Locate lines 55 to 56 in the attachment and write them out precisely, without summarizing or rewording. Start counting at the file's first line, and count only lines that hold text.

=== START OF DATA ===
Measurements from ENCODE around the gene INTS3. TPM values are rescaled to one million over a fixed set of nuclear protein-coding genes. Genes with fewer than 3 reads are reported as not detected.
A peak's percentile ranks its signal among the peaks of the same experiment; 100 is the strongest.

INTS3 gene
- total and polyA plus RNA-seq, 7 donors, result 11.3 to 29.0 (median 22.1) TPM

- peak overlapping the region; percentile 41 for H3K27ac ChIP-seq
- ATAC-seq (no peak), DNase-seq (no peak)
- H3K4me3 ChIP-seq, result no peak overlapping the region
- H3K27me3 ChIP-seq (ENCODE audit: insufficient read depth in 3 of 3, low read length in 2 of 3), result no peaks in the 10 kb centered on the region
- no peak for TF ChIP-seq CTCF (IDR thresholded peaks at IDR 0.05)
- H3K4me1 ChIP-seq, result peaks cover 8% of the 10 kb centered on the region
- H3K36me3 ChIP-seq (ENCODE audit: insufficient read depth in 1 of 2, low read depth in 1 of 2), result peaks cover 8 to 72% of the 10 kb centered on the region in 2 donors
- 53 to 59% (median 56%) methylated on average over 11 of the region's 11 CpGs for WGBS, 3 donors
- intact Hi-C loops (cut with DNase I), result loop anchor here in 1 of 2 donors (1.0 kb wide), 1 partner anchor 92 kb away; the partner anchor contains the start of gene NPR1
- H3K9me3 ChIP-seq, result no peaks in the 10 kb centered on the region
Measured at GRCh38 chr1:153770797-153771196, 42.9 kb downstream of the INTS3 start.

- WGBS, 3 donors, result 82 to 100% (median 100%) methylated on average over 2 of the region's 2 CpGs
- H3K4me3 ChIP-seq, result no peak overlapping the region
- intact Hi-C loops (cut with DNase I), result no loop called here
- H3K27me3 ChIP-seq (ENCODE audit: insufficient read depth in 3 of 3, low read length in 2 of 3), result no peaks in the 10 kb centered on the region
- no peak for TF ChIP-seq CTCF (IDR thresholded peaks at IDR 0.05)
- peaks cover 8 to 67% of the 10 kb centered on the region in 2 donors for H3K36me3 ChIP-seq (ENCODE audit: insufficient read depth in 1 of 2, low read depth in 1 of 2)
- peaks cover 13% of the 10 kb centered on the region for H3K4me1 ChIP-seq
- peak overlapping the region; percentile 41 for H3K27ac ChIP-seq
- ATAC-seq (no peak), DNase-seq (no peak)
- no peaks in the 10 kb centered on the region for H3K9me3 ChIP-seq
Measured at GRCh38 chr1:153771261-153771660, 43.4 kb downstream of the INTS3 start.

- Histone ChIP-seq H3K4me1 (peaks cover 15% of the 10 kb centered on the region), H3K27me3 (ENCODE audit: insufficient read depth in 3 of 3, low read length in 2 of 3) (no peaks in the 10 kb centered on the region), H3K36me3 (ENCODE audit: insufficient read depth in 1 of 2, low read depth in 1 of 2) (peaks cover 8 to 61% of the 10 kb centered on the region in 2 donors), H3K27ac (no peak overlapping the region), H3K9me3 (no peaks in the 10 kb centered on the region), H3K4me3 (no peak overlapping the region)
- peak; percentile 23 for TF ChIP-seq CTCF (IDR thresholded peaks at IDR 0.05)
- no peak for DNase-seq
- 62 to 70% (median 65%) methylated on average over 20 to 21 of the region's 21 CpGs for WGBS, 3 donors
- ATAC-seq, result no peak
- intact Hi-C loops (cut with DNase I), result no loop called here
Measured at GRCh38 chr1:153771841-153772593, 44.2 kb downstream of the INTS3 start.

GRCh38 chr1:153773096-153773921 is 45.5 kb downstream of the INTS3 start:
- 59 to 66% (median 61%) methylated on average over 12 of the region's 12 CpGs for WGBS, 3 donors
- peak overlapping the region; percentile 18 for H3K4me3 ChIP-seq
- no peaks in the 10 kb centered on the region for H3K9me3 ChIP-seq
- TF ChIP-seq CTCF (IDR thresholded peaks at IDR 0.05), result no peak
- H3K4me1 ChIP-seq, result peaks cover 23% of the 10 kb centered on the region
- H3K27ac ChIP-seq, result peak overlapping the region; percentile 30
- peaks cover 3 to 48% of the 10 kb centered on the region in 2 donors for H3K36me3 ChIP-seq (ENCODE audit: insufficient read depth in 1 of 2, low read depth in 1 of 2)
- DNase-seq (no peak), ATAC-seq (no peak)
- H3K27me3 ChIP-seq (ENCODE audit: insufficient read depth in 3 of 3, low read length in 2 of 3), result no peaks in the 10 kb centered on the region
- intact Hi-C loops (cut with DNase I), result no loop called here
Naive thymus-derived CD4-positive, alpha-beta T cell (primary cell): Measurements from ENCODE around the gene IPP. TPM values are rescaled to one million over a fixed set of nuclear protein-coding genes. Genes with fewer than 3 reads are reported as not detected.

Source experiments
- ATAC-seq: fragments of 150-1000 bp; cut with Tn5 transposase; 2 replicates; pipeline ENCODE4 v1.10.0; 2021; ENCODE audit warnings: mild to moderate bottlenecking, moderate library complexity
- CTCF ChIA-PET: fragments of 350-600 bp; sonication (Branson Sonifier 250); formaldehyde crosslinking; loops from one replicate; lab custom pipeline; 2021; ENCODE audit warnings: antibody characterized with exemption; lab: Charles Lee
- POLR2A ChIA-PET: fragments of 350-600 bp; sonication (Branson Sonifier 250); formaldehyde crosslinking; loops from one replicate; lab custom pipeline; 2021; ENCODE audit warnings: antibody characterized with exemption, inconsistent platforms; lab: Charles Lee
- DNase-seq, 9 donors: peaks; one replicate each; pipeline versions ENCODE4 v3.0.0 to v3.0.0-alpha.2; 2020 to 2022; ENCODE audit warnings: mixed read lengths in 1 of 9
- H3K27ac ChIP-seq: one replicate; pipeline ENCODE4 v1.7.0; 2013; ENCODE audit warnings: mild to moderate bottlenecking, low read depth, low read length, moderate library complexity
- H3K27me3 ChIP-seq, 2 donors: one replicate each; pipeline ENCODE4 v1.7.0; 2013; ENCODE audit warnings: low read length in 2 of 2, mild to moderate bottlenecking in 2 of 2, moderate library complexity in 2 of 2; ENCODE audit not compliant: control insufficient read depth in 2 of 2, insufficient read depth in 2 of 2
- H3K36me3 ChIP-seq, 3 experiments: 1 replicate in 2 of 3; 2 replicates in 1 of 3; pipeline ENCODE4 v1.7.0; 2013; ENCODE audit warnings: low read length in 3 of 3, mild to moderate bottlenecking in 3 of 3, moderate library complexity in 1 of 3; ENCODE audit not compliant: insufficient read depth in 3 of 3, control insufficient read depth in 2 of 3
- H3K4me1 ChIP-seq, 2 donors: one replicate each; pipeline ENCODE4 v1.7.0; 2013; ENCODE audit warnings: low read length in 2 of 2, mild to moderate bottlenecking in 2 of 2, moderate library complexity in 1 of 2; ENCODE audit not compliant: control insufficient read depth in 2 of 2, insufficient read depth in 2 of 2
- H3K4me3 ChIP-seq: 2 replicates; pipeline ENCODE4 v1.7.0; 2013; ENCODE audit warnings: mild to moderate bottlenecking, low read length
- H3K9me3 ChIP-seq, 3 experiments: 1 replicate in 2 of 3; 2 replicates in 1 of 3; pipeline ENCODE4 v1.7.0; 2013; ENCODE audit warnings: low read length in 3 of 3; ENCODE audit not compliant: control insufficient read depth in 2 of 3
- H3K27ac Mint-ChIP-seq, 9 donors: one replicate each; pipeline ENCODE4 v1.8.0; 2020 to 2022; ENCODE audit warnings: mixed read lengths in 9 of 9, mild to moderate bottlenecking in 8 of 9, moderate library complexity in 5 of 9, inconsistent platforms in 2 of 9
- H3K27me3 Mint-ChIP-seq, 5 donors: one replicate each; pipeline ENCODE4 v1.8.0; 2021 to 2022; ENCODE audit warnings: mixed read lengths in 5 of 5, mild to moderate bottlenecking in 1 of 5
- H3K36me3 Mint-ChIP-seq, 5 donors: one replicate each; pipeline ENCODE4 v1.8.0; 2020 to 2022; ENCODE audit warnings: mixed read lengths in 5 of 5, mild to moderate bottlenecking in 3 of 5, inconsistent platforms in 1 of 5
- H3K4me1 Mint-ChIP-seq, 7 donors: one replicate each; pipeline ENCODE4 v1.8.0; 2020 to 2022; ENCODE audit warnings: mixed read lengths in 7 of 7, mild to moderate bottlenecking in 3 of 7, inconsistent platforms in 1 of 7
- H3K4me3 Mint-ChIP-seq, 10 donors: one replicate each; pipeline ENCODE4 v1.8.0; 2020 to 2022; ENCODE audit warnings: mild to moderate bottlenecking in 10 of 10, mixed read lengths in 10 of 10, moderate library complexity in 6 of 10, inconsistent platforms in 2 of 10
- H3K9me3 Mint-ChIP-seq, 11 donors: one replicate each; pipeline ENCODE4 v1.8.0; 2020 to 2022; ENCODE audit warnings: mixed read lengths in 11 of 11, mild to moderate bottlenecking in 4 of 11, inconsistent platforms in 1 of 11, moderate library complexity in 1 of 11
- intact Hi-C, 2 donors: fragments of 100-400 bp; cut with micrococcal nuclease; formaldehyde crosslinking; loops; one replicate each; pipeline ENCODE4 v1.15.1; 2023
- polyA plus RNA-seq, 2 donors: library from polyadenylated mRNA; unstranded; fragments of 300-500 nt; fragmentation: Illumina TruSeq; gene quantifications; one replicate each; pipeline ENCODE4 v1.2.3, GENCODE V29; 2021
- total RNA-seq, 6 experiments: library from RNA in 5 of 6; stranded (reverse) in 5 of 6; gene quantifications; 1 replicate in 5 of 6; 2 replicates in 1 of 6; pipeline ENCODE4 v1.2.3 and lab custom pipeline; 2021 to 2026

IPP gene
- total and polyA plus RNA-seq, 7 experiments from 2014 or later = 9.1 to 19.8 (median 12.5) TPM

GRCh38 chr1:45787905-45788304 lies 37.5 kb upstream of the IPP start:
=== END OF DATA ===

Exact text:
- H3K4me3 ChIP-seq: 2 replicates; pipeline ENCODE4 v1.7.0; 2013; ENCODE audit warnings: mild to moderate bottlenecking, low read length
- H3K9me3 ChIP-seq, 3 experiments: 1 replicate in 2 of 3; 2 replicates in 1 of 3; pipeline ENCODE4 v1.7.0; 2013; ENCODE audit warnings: low read length in 3 of 3; ENCODE audit not compliant: control insufficient read depth in 2 of 3